Then radio dramas fell out of favor in America, unable to compete with the television. But now they’re starting to come back, thanks to podcasts. Radio dramas (and yes, we still call them that even if they’re primarily listened to as podcasts) are more accessible and easier to listen to than ever.
I have loved radio and podcasts for a very long time, so when I got to college, I quickly became involved with my college’s student station. I went from having a DJ shift to running and co-hosting a talk show about all things geeky, from comic books to video games. And then I absolutely fell in love with radio dramas. I sped through episodes of Limetown and The Black Tapes the way people binge-watch their favorite Netflix original series. So I decided to try writing my own radio drama and pitched it to the student station.
I ended up creating a show called Rise Like the Phoenix about a young journalist in the Phoenix metropolitan area who investigates weird goings-on in her town, from supposed alien sightings to a demagogue mayoral candidate. As I have learned, the worldbuilding for an audio tale is intense. The story has to sound interesting without any assistance: Unlike books, you can’t just describe what’s going on, and unlike movies, you can’t simply show it. If your character is walking, you need a recording of footsteps to convey it, and you have to layer it on top of what is happening in the scene.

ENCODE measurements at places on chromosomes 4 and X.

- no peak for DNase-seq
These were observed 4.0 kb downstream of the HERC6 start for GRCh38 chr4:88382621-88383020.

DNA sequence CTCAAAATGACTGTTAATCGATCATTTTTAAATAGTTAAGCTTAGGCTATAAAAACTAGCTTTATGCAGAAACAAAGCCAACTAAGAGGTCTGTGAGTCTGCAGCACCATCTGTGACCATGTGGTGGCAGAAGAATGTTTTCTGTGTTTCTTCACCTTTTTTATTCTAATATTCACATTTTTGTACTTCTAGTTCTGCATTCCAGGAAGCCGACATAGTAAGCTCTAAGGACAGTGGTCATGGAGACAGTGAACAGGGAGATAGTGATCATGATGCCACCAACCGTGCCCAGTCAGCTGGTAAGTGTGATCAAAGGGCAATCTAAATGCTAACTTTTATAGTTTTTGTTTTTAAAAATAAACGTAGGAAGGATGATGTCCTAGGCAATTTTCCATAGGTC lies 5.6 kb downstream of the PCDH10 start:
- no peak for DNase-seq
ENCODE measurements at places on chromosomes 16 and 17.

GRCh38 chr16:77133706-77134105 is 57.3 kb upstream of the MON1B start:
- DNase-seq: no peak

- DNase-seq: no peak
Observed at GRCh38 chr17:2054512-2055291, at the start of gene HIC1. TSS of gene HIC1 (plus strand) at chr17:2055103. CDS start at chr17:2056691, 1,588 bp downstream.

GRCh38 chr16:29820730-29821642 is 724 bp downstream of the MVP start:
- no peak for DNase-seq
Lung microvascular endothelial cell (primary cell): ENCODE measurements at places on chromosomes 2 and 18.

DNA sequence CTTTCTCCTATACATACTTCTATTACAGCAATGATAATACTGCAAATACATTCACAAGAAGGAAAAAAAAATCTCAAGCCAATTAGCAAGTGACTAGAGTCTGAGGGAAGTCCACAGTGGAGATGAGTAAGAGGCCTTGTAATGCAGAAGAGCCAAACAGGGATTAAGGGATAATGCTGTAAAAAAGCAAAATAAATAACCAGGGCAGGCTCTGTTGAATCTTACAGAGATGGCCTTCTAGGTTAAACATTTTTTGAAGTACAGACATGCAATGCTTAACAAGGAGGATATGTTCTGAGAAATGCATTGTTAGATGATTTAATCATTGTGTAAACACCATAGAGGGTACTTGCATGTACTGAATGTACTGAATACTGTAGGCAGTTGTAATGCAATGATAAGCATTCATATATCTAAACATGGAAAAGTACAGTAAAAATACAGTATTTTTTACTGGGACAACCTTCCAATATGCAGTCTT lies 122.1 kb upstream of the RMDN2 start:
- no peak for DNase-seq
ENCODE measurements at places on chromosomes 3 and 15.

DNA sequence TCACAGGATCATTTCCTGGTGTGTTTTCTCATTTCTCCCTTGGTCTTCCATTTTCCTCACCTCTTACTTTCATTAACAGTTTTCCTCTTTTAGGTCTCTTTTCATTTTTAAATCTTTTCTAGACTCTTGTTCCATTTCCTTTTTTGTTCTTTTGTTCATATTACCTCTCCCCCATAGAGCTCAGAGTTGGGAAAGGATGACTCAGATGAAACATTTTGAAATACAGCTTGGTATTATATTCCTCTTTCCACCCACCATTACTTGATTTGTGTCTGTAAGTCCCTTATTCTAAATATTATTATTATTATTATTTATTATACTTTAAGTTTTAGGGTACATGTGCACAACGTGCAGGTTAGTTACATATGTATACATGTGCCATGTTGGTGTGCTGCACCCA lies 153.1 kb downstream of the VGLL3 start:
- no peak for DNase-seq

Though that sort of thing can make radio drama challenging, the format also offers unique opportunities. For instance, I decided early on that I wanted to make the characters in my show diverse. You might expect that with radio dramas, the race of the characters wouldn’t matter—after all, the audience never actually sees them. However, I think that it matters all the more when you’re listening to the story. With the lack of good representation in mainstream entertainment, many people think of Caucasian as the “default” race, casting white actors to play roles all the time, even when the race of the character is not explicitly identified or important to the storyline. In audio theater, if a character is a member of a minority racial group, you have to be explicit about it by giving her a non-Western name or having her discuss her heritage. There’s a utility to diversity, too. John Dryden, the director and lead writer of the BBC radio drama Tumanbay, which includes a diverse set of characters—including an LGBTQ romance—told Slate’s June Thomas in a 2016 interview, “It is useful … to have lots of different accents, because it makes the characters much easier to tell apart.”